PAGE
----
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Editorial Calendars: An Age-Old Collaborative Work

It’s Thursday again and time for another guest on nateriggs.com. Since Mike was in town this week, I’m pleased to share something that he’d written for brainzooming.com. I think you might find the comparison interesting.

Here’s Mike Brown…
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Social media programs benefit from new strategies and thinking.

Successful social media efforts should also consider offline best practices that make sense, even if they may seem old. We’ve been working a lot recently with Nate, introducing collaborative blogging in organizations with broad content creation and management needs. Following a client’s comment on the challenges of pitching seasonally-based story ideas year after year, I realized something from my spiritual life that demonstrates a great lesson applicable to developing an editorial calendar for collaborative blogging.

Attending mass daily has helped me understand the underlying calendar that plans which Bible passages are read at each service. An approved lectionary (in essence, an editorial calendar) sets the direction. For weekdays, some readings are assigned to annual cycles and other to biannual ones. During special liturgical seasons, all daily readings are the same each year. For Sunday services, readings rotate every three years. Specific feasts and holidays during the year may cause the replacement of that day’s passages with other related Bible readings instead.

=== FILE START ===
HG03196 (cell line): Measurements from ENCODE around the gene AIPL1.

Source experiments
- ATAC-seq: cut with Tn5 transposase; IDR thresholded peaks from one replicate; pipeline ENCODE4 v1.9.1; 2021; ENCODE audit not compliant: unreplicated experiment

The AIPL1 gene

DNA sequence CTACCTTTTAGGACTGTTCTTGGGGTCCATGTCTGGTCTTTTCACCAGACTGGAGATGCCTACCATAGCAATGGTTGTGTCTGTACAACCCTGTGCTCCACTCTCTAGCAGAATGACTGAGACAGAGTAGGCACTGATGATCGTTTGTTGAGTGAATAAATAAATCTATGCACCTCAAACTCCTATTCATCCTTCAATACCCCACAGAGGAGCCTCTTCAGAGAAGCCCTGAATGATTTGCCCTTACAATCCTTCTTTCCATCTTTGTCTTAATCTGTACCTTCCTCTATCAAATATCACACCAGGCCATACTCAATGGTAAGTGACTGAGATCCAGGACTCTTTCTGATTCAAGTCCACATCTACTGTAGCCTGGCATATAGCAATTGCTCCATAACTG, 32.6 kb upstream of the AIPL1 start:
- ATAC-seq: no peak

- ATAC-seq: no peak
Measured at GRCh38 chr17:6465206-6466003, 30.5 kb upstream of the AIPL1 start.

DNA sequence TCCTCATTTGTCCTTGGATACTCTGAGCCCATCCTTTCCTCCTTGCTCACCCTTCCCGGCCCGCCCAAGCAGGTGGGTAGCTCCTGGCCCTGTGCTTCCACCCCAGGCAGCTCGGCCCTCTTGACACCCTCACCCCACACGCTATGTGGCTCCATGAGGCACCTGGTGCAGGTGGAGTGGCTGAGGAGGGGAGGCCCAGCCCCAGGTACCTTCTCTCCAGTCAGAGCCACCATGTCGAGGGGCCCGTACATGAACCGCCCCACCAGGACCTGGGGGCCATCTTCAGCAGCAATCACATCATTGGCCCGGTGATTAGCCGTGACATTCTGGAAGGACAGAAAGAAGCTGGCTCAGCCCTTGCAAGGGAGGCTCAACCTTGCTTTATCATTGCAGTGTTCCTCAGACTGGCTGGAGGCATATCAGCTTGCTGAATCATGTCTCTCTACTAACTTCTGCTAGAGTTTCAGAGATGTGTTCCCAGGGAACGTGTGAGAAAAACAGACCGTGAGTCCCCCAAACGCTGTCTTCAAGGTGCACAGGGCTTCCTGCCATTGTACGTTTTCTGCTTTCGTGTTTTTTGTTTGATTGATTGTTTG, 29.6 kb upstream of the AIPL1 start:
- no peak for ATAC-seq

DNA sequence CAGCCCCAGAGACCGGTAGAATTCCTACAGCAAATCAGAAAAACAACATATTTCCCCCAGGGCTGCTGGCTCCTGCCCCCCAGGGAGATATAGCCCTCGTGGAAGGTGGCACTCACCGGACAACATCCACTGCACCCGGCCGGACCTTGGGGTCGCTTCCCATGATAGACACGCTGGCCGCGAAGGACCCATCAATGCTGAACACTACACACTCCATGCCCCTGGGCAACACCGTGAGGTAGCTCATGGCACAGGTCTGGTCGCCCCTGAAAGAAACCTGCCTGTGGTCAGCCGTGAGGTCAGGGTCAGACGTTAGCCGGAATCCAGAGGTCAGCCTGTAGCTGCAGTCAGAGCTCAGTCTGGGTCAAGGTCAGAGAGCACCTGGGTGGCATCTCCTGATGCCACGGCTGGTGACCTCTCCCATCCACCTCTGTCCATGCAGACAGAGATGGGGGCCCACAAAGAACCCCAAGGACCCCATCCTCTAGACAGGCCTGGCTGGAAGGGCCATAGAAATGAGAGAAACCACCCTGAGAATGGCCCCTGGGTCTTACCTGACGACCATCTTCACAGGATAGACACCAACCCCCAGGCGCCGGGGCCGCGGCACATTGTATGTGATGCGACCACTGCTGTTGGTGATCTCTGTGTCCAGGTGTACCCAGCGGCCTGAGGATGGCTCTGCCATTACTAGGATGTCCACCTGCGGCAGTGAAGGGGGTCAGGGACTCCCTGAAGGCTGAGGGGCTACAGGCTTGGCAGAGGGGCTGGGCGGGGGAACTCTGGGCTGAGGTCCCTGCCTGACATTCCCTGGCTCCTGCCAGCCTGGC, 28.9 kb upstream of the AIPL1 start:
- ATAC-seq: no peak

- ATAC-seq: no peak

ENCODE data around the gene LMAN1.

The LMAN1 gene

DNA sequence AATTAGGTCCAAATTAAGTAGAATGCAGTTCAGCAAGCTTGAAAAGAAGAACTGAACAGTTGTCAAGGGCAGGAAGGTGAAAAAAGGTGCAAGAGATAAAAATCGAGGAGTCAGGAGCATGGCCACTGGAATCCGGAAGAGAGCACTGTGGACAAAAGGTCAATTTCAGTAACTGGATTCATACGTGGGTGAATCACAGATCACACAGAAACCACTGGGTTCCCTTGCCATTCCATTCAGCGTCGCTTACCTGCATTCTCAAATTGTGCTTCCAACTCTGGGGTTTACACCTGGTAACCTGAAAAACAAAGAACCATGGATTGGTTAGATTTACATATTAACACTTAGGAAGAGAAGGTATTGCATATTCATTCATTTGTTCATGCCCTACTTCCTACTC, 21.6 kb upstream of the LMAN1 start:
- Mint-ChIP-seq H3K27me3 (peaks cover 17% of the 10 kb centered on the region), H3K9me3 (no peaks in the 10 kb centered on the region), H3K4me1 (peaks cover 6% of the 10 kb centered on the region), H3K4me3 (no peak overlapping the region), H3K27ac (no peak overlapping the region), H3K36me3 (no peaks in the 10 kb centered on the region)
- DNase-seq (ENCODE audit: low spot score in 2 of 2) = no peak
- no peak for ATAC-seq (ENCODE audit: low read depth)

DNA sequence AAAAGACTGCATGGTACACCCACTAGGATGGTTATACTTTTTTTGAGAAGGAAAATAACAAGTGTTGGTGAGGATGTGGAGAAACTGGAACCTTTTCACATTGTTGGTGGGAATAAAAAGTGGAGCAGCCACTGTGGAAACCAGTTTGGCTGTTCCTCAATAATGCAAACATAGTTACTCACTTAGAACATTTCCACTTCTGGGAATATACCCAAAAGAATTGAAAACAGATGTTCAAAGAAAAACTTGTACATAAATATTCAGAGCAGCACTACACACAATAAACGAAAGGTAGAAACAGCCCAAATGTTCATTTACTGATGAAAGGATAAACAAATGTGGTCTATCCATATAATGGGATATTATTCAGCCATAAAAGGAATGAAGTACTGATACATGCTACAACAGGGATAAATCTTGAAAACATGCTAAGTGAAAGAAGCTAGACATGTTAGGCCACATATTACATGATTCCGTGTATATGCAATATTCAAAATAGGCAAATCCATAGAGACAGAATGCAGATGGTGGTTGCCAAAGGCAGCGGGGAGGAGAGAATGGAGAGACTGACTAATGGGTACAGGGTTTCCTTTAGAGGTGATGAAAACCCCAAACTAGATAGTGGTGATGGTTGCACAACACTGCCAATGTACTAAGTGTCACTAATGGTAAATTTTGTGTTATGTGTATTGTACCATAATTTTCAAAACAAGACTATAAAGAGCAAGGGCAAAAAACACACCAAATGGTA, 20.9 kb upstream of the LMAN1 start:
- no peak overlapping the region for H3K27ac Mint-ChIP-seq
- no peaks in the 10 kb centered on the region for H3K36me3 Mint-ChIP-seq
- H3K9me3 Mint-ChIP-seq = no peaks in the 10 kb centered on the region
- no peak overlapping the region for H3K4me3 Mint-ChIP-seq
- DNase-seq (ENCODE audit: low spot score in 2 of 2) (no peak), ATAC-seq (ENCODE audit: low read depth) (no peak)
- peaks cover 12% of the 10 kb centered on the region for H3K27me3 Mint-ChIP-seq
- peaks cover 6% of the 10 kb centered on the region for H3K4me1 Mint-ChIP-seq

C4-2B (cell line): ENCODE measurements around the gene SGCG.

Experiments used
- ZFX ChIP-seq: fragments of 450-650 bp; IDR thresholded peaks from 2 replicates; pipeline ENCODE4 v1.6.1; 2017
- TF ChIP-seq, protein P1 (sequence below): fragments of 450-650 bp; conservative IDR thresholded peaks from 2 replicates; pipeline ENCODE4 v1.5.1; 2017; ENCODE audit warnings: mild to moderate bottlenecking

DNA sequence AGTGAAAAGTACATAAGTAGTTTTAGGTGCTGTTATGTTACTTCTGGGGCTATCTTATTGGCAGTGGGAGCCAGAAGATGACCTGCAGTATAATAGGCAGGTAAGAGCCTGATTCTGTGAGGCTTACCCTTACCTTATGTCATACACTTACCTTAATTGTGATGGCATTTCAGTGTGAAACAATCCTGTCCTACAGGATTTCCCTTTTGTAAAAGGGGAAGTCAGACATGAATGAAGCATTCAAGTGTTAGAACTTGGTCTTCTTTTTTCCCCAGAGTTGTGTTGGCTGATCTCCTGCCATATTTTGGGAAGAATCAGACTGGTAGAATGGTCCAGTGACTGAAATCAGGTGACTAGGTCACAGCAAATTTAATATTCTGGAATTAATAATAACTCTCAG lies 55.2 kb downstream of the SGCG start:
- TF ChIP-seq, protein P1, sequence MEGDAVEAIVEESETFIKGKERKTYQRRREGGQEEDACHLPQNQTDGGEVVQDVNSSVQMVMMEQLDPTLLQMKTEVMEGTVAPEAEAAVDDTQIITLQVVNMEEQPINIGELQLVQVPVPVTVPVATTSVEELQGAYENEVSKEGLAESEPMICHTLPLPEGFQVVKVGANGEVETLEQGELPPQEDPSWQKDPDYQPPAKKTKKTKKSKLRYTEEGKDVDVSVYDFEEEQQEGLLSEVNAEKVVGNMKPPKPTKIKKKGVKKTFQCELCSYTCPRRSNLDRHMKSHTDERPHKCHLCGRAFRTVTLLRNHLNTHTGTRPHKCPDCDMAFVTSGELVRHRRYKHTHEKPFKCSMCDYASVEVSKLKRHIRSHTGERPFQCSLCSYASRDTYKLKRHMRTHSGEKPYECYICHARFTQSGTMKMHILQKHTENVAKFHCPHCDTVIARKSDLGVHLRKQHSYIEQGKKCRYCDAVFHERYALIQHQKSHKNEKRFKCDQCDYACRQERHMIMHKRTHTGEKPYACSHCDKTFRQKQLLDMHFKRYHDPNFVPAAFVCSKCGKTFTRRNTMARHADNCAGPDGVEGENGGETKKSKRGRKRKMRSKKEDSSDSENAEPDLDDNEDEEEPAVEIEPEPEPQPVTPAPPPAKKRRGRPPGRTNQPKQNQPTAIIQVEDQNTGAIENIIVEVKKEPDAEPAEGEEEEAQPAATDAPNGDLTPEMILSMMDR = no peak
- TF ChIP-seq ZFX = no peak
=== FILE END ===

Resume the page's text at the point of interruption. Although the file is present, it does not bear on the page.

The end result, beyond emphasizing different messages with varied frequencies, is simple: over the course of the daily and Sunday calendars, approximately 95% of the Bible’s books are included with at least some passages.

If your organization has many stories to tell and needs to reinforce key messages at different times (with varying rates of repetition), adopting a comparable editorial calendar approach could make sense for you. Employing a similar strategy for collaborative blogging requires answering critical questions, including the following:

  • What’s the full range of content we want to cover for the organization and target audiences?
  • What content priorities need more frequent reinforcement, and which can be addressed less regularly?
  • What are special events that need coverage and should rightfully interrupt the editorial calendar?
  • What options can be provided to content creators (either in topics, style, etc.) to allow creative flexibility?
  • What strategic links exist between content areas and associated SEO and keyword strategies?

The questions can seem daunting, but there’s incredible upside in the opportunities generated from implementing collaborative blogging and incorporating a strategic editorial calendar.

If the prospect of creating an editorial calendar and collaborative blogging plan seems overwhelming, let us know. We’d love to help streamline developing and implementing your social media and collaborative blogging strategies.

Has your organization done anything like this? Have you tried a similar approach for a smaller organization?

Mike Brown and The Brainzooming Group helps make smart organizations more successful by rapidly expanding their strategic options and creating innovative plans they can efficiently implement. Email us at brainzooming@gmail.com or call 816-509-5320 to learn how we’ve developed  integrated social media and collaborative blogging strategies for other brands and can do the same for yours.

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